Wednesday, March 09, 2005


Cary Clack on so-called "racial profiling"

E-N columnist Cary Clack unwittingly illustrates how far we have come from Selma, 1965. It seems that a black man was falsely accused of shoplifting by a white woman. Was he taken out and lynched? Was he hosed down with water cannons? No. He was...given a free soda for his inconvenience.

Clack begins by implying the usual stereotype of the North Side as some sort of dangerous place for anyone but Anglos:

When college student Everett Dotson went into a North Side convenience store
Note also Clack's sly descriptions of his protagonists as "college student" and "Rev." (later in the column), to establish their credibility. Not untrue descriptions, but rhetorical clues to Clack's perspective in the column. (Note also how my own representation of Clack's descriptions as "sly" implies he is crafting some sort of devious argument ;-)

Clack is normally more evenhanded. This opening line signals that he is dealing with a subject for which his passion overcomes his usual moderation. But let's examine how he overplays his hand and ends up destroying any hope of actually reaching any readers not already drunk on Racial Profiling Kool-Aid.

The woman who made the allegation and the two clerks are white. Dotson is black.
Well, there you have it. Logical proof that racism is in play.

Dotson's parents, the Rev. Winfred T. and Sheila Dotson, believe their son was racially profiled.
The Dotsons, bless 'em, have no idea that unsubstantiated, anecdotal charges such as this do nothing but weaken the case against "profiling"...because the charge here is so obviously tenuous, and the result so obviously negligible. An affront to their son's pride, at worst.

"We moved from Los Angeles (in 2000) to come here for peace, quiet and safety," said Mrs. Dotson. "If this is peace, we ought to go back."
If this is how you contribute to our community, by stirring up unwarranted racial antagonism, perhaps you should go back.

But, yes, I would be offended if a store clerk unfairly accused me of shoplifting and embarrassed me in front of other customers by making me empty my pockets to prove my innocence. So, there was a wrong done. The question is: who was in the wrong?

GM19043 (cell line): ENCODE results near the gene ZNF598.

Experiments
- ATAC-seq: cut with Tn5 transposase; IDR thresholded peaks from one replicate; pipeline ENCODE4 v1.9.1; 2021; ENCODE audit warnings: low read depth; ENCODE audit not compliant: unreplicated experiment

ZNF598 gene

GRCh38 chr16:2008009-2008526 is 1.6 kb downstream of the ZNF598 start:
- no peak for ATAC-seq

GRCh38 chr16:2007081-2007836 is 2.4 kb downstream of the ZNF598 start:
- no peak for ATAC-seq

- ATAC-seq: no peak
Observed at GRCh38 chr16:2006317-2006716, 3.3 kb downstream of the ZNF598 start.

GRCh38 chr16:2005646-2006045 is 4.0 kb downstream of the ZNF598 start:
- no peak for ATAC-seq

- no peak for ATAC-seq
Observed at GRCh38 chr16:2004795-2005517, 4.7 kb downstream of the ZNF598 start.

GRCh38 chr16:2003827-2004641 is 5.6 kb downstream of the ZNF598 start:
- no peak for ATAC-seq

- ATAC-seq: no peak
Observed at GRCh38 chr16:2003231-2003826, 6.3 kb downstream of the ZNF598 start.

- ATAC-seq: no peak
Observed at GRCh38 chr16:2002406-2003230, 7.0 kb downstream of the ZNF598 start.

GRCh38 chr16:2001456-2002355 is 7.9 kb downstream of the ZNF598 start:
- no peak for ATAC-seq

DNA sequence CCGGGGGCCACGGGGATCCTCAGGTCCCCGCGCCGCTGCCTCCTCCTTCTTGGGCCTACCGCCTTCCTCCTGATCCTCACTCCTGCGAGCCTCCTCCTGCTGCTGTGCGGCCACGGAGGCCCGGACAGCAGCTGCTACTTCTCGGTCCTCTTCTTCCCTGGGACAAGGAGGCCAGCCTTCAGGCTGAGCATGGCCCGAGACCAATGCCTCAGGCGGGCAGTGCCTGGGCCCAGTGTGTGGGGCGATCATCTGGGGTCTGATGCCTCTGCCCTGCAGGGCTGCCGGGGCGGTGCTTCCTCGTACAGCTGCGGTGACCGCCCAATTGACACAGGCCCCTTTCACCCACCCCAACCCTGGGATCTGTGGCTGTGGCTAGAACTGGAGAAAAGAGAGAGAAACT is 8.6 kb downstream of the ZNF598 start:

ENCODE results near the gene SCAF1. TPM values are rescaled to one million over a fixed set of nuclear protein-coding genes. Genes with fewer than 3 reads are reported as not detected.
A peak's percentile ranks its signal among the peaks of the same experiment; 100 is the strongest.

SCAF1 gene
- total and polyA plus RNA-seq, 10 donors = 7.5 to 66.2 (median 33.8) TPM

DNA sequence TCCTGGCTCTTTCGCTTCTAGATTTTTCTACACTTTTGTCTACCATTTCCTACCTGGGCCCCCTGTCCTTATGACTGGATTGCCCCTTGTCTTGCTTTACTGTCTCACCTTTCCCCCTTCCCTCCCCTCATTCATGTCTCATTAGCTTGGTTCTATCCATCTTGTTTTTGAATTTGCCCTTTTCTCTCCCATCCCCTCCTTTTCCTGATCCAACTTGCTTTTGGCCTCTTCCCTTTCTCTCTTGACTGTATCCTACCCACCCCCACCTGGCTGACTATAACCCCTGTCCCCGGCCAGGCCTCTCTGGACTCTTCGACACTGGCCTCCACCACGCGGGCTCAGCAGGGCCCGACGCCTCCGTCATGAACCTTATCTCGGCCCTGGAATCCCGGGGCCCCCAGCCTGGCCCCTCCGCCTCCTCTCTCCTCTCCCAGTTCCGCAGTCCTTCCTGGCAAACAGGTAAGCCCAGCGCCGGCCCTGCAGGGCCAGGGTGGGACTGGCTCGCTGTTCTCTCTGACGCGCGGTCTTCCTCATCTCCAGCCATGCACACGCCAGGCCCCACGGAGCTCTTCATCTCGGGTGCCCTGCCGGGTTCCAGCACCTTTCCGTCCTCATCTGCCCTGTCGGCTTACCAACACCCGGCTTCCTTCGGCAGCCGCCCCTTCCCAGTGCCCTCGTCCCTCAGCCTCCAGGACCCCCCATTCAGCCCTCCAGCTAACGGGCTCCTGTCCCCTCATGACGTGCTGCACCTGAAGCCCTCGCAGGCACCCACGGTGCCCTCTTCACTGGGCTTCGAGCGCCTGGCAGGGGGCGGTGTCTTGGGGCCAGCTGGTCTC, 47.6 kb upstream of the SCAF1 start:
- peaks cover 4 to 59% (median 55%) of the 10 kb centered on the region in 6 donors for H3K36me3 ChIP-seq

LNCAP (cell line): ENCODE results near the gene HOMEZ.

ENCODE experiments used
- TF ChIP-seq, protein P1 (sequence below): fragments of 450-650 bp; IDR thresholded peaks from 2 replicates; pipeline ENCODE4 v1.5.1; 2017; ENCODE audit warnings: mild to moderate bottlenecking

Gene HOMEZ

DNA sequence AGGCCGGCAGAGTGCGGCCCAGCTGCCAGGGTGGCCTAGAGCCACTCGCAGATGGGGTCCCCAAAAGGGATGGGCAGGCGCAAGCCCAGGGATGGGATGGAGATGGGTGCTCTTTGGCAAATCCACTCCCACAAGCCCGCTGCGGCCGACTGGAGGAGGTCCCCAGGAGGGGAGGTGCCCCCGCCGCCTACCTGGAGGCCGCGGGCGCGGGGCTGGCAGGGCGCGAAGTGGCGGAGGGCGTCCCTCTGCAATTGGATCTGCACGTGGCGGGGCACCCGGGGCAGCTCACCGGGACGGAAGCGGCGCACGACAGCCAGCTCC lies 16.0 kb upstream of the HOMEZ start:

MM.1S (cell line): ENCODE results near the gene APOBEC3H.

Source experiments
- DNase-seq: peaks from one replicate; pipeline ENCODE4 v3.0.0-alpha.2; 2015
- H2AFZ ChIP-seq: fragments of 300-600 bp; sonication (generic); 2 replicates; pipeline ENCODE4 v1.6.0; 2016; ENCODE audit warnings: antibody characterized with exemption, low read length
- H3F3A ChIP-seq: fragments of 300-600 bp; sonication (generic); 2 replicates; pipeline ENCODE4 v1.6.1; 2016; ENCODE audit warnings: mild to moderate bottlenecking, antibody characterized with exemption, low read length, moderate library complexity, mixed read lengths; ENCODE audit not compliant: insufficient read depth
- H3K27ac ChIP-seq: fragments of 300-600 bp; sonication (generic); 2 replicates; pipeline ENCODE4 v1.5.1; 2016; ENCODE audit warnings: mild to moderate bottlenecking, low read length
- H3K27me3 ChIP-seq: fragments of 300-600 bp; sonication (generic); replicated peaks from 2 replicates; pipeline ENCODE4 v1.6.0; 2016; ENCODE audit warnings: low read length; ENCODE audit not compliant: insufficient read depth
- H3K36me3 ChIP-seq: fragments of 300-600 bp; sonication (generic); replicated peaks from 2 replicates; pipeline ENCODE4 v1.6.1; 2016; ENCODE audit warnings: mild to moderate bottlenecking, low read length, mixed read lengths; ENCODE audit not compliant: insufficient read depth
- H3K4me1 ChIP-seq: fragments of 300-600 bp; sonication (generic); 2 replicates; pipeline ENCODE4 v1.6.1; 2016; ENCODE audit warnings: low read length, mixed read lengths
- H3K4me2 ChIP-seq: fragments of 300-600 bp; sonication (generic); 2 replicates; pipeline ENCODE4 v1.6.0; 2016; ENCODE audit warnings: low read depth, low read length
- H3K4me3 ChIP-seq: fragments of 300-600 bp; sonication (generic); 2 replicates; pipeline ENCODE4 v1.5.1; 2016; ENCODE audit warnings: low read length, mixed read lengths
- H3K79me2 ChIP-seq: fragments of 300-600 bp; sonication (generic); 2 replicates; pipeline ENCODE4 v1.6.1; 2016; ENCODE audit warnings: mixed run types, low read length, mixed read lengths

Was it the store clerk? Was he supposed to ignore the report of shoplifting, simply because the accused was black - for fear the clerk might be seen as racist? Is he required to ignore all such reports? Imagine, then: a shoplifter defiantly stuffs something down his pants while staring you, a customer, in the face. You report it to the clerk or manager. They respond they are unable to do anything, lest they be accused of racism. This is justice?

Was the Tetco Corporation wrong? After all, it's a corporation, and therefore Evil, or so we are told. Well, the Dotsons themselves don't seem to think so:

The Dotsons were impressed with the manager.

"He seemed to be trying to do the right thing," Mrs. Dotson said.

Well, you say, obviously the woman who falsely accused the man has done the wrong! There is no doubt she was wrong. But was she racist? Is it not possible that for some reason, she truly believed the man to have stolen something, and would have also reported to the clerk whether the alleged shoplifter were white or Hispanic? Is it not possible that the woman did deliberately lie, but not for racist reasons? Perhaps Mr. Dotson offended her in the aisles by leering at her (or perhaps he rebuffed her own unwanted advance) and she chose to retaliate. This would not excuse her, but it doesn't make her a racist, either.

We just don't have enough information to know. That's why this story is merely anecdotal, as with most racial profiling stories. All we know is, a mistake was made.

The Rev. Dotson said there should be a change of policy.

"Make the person who is accusing stay there," he said.

Now there's an excellent idea! It even accords with our Constitutional right to face our accusers. This policy would bring the entire debate above the level of racemongering to one of Justice. Clack does expand on this point, but not firmly enough to leave the reader with anything other than an overall sense from the column that "yet another racist has accused an innocent black man of wrongdoing".

A larger question than race is whether one customer's accusation that another customer was stealing is enough to embarrass that customer.

A business has a right to protect its merchandise but also a responsibility to protect the dignity and reputation of its customers. Is the word of one anonymous person enough to risk breaching that responsibility and losing the patronage of loyal customers?

But this comes too late in the column. Clack's earlier, race-drenched arguments set the wrong tone much too early for the casual reader to gear down and profitably reflect on this "larger question".

In his conclusion, Clack refers to the understandable frustration of the Dotson family at not receiving a formal apology from Tetco.

And if a mistake is made, is it too much to acknowledge it and extend an apology more meaningful than a free 32-ounce drink?

Perhaps Mr. Clack is too immersed in racial indignation to note the obvious: Tetco has no intention of putting an apology in writing, because doing so would open themselves up to a lawsuit. That's the real story here. This whole kerfuffle could have been avoided if trial lawyers had not instilled an overriding fear of litigation into our society. A simple apology, a bringing together of the community, forgiveness...made impossible by the litigious greed of trial lawyers.

Tort reform. Faster, please.


In today's SAEN: Racial profiling data called deceptive

Heather MacDonald: The Myth of Racial Profiling

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